Friday, July 15, 2005

July 2005: Kentucky Passed the Test

Just a quick note…I received a thank you call from the Pastor in Kentucky. He just passed my test. I had shipped out a few boxes of goods…nothing major. The fact that he called to thank me just elevated him and his community in my book. I had that gut instinct about him. Now I feel much more comfortable in spending the hard earned money that my donors have entrusted to my organization in order to ship goods out to those children living in the coal mining region of Virgie, Kentucky.

Saturday, July 09, 2005

July 2005: First School Supply Collections!

It always amazes me how people find us. The Essex Baptist Church in Livingston reached out to us. They had several large boxes of backpacks for us. I am very grateful for their donation since this kicked off our first official donation for Project Pencils 2005.

I have to admit that I’m disappointed in having to scale back our donations but, I faced the fact that I am a one-woman show at this point. Since I am no longer with the College of St. Elizabeth, my pool of eager college students to run the projects are gone. So much for service learning…Oh well.

The good news is that the programs are still running and helping hundreds of children. I find it amazing how much one person can do. If only we had an army of people helping us. If each person could do what I am doing, no child would return to school without notebooks and pens/pencils…the basic tools to succeed. But at least my wonderful donors are helping those children that I can reach. Yes, it isn’t 1300 children but the 250-300 children we can help will be grateful.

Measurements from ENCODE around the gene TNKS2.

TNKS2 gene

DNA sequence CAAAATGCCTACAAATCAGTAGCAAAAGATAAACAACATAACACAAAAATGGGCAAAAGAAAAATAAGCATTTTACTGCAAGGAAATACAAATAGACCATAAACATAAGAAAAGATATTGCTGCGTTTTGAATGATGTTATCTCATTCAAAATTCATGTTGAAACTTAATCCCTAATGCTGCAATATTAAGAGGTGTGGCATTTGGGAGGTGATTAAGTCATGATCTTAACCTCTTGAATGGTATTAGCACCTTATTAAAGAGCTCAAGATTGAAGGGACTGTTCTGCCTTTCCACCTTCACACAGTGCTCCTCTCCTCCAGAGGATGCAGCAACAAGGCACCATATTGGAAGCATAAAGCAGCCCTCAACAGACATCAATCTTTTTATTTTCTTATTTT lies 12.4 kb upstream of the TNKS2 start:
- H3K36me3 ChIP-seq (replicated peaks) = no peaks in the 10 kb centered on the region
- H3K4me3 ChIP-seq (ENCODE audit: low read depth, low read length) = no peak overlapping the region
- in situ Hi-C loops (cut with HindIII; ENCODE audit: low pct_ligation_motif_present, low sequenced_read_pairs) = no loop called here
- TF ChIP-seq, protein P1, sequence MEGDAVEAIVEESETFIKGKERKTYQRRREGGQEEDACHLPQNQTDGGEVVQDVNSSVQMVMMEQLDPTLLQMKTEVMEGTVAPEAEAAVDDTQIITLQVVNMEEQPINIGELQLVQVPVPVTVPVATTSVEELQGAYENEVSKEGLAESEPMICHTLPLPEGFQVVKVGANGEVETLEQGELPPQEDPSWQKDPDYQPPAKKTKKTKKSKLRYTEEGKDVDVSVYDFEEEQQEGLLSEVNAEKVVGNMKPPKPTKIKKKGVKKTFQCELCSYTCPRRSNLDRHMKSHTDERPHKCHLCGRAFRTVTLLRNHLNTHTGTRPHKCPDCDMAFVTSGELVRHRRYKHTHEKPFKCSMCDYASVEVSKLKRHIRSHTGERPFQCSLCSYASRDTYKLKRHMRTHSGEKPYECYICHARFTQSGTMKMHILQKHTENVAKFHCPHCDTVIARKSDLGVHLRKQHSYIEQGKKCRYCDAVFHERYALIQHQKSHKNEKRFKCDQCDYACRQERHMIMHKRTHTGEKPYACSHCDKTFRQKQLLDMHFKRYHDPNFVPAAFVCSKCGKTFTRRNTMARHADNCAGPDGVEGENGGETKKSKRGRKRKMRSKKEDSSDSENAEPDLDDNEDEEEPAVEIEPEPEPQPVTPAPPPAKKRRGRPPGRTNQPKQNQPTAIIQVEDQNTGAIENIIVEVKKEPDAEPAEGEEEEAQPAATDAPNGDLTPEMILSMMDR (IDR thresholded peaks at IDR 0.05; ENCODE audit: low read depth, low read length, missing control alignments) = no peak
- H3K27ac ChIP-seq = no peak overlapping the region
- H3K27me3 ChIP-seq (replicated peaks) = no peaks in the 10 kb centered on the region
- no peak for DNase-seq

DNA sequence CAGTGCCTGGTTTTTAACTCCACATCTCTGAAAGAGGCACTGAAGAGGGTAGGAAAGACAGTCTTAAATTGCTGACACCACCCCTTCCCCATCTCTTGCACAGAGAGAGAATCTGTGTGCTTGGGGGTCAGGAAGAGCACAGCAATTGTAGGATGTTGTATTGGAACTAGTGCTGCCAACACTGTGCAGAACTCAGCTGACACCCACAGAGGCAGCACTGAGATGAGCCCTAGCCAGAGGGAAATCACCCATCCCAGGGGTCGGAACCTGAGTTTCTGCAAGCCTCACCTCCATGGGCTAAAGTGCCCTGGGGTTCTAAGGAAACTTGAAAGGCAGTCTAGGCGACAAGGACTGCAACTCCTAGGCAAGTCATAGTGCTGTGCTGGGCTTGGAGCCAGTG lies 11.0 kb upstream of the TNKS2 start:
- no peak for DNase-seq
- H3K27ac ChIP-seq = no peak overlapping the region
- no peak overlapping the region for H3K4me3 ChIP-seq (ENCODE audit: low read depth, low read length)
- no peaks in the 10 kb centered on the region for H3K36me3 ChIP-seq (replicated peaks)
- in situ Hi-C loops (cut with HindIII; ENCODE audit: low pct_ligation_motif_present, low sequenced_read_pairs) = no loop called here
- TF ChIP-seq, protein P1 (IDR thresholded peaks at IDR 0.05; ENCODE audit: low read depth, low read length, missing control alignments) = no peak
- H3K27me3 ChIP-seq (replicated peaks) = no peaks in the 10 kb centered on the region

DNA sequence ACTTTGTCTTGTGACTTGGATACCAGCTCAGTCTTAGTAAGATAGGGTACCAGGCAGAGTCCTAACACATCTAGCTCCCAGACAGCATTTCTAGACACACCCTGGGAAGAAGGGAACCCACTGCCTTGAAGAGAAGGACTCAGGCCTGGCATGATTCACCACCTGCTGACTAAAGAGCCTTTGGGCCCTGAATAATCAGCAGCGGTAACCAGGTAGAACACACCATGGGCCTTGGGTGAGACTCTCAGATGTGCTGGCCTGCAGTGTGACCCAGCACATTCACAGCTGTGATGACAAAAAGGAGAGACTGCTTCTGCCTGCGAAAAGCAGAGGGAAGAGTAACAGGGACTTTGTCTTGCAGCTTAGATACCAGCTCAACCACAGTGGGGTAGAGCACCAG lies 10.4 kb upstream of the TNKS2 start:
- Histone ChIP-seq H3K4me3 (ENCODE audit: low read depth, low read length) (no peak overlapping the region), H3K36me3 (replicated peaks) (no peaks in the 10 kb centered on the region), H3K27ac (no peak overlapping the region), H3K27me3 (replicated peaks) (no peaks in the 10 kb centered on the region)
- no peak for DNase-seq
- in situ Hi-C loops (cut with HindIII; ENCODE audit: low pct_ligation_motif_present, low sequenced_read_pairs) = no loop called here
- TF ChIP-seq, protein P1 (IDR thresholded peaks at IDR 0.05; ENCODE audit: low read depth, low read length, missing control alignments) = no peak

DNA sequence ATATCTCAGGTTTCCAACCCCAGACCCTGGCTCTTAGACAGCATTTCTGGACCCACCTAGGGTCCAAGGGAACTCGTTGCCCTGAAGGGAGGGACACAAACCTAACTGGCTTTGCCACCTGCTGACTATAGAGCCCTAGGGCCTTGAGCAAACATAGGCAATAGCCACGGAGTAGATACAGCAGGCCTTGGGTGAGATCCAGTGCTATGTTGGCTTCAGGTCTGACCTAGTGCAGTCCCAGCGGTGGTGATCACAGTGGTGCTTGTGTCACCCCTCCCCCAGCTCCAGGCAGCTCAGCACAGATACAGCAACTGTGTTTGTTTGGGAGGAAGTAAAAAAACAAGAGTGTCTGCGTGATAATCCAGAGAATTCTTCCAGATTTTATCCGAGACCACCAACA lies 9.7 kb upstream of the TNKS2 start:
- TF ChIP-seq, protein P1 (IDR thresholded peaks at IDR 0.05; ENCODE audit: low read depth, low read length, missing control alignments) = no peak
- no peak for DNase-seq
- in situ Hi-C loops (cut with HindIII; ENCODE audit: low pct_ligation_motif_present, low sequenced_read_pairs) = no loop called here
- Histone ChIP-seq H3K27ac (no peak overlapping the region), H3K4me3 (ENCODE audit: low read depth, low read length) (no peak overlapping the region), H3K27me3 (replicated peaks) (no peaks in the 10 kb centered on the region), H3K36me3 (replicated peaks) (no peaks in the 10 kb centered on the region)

I also have to admit that I made a decision not to assist the day laborer community this year. I know that many of these people need a helping hand. However, I also have to admit that I saw a lot of greed and uncharitable behavior from this particular group. Men sent children into our donation centers for multiple items so that they could sell the items to their friends or send back to their home countries. People lied about how many children they had during our holiday giveaways. When Anne Marie ran her garage sale to raise money, the day laborer women paid her with crisp 100 dollar bills. It made me think that, in scaling back, I need to help the people who do not have money or resources…the children directly.
This required a lot of soul searching on my part. At one point in time, my ancestors were immigrants and struggled in this country. Perhaps that is what more people need…a bit of a struggle to realize that life is not a hand-out. Frankly, a bit of gratitude goes a long way in motivating me to help people so when I don’t get the gratitude or don’t recognize the look of appreciation, my own motivation decreases. I’ve been burned throughout the years and it has been a learning experience. From helping young women try to develop business acumen who later turned on me to recipients of goods who never say Thank You. It’s a tough pill to swallow.

This has truly been the year of assessing where I want to be and where I want to take Focus America.